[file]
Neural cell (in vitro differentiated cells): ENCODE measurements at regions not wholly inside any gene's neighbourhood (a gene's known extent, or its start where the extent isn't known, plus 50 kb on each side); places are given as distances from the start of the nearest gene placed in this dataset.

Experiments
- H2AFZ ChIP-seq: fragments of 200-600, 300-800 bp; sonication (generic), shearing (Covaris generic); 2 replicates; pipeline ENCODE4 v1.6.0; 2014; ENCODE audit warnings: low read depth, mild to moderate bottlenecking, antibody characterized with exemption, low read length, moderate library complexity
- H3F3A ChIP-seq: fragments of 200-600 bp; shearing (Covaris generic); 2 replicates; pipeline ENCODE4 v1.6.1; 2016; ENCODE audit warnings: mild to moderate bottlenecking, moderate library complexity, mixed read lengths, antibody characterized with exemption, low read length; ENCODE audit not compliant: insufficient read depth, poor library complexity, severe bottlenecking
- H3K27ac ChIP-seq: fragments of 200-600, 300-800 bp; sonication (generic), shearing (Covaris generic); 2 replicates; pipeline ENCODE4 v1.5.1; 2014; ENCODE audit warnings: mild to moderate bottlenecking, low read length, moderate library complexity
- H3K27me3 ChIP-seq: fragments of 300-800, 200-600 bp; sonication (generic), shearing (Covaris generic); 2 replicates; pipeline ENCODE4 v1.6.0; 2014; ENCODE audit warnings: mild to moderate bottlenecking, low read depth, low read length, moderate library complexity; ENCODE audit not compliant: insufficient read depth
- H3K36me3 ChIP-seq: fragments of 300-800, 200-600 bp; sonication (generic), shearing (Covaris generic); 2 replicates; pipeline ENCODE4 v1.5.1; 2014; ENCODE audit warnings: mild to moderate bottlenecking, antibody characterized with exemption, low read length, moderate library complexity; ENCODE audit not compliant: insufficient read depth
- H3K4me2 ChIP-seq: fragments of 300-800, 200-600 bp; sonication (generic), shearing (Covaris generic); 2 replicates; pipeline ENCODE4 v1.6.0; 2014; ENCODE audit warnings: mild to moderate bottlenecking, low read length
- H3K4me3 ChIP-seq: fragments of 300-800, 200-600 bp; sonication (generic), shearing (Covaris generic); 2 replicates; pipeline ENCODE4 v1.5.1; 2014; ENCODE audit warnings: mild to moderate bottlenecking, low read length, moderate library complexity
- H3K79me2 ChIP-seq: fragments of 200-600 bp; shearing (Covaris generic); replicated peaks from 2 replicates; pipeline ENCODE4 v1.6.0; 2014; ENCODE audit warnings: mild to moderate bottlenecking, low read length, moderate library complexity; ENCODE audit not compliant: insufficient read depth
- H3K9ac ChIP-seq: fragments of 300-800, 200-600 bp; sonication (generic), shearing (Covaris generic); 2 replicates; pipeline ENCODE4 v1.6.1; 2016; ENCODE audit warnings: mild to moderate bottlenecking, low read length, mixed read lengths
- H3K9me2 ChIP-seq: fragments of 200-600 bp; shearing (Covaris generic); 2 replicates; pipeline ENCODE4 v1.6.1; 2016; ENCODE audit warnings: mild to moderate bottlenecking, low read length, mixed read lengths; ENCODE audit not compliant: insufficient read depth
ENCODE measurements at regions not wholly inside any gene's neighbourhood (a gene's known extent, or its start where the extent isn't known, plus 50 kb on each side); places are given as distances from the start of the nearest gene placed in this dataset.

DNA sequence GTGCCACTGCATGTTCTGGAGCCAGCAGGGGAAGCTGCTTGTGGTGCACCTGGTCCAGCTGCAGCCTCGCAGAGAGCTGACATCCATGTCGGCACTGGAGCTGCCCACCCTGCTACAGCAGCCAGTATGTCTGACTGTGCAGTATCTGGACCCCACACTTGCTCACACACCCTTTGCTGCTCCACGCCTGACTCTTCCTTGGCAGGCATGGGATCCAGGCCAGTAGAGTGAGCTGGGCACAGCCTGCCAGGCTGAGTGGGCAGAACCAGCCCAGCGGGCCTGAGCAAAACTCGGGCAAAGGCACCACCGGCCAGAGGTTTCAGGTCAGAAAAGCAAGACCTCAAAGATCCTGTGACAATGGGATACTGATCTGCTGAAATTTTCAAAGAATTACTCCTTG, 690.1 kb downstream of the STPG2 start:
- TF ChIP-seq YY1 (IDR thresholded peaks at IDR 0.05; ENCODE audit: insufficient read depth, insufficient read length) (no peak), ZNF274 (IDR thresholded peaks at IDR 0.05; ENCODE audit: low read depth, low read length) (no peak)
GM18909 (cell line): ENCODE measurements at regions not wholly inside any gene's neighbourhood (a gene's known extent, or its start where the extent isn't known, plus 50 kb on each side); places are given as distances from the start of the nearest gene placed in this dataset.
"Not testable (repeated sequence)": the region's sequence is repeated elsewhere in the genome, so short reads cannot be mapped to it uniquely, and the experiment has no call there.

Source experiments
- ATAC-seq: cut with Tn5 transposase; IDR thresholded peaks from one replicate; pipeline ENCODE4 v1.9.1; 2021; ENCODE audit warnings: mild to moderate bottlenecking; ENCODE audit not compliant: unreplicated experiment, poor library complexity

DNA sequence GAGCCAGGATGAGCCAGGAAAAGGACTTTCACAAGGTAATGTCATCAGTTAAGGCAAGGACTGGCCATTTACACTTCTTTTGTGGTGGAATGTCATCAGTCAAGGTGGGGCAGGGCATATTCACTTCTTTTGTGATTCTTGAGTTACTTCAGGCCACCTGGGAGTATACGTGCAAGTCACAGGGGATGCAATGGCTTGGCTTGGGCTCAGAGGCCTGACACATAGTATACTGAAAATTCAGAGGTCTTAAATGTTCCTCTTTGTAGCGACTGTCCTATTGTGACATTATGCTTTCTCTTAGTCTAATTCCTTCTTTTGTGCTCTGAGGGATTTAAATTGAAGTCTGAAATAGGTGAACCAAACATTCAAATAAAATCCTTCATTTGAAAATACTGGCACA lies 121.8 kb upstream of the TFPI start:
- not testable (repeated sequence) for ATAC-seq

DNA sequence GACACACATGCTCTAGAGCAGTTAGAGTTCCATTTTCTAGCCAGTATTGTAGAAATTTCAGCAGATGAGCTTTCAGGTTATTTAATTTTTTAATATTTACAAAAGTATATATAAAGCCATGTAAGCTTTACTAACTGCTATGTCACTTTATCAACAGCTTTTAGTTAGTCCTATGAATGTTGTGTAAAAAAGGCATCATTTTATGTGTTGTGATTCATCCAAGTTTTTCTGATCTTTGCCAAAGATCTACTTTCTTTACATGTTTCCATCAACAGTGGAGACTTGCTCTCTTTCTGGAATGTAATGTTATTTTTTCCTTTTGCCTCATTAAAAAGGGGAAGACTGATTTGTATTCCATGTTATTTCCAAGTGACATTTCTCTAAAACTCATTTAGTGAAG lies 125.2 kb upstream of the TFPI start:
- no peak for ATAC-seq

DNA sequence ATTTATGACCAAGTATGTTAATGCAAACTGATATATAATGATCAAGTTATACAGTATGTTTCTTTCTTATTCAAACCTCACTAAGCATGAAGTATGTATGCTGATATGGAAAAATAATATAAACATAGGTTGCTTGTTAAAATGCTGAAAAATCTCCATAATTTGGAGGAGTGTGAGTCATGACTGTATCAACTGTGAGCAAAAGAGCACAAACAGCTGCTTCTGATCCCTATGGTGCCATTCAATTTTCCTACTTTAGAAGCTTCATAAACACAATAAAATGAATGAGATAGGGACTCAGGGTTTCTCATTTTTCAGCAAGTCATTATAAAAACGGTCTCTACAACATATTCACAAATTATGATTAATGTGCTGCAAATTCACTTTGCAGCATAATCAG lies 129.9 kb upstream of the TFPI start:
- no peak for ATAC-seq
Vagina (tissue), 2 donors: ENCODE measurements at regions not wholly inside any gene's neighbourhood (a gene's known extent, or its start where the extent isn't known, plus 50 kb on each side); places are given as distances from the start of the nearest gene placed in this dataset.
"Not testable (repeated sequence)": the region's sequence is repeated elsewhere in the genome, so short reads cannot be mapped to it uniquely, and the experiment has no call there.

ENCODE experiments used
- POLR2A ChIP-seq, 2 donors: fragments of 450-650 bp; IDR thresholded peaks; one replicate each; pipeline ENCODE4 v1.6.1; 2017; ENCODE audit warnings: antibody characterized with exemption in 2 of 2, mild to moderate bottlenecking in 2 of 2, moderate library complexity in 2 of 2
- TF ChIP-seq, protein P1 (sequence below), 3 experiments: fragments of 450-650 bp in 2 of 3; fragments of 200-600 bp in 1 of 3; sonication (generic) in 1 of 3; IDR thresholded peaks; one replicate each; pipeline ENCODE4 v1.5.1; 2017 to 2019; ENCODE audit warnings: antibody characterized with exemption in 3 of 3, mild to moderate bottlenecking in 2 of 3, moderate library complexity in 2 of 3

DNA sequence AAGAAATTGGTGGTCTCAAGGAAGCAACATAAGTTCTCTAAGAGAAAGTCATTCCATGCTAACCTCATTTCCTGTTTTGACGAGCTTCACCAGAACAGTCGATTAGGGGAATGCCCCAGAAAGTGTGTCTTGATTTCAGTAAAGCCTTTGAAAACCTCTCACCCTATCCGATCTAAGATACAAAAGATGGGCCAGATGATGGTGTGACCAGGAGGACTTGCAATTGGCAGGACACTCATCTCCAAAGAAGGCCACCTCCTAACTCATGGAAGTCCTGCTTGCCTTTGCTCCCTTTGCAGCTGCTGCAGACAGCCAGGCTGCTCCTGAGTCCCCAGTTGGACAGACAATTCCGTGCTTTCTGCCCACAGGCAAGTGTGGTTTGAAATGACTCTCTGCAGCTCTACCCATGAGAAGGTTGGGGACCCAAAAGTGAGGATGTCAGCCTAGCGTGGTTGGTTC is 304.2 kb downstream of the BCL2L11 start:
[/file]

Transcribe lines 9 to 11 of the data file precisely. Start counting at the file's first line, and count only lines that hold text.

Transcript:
- H3K4me3 ChIP-seq: fragments of 300-800, 200-600 bp; sonication (generic), shearing (Covaris generic); 2 replicates; pipeline ENCODE4 v1.5.1; 2014; ENCODE audit warnings: mild to moderate bottlenecking, low read length, moderate library complexity
- H3K79me2 ChIP-seq: fragments of 200-600 bp; shearing (Covaris generic); replicated peaks from 2 replicates; pipeline ENCODE4 v1.6.0; 2014; ENCODE audit warnings: mild to moderate bottlenecking, low read length, moderate library complexity; ENCODE audit not compliant: insufficient read depth
- H3K9ac ChIP-seq: fragments of 300-800, 200-600 bp; sonication (generic), shearing (Covaris generic); 2 replicates; pipeline ENCODE4 v1.6.1; 2016; ENCODE audit warnings: mild to moderate bottlenecking, low read length, mixed read lengths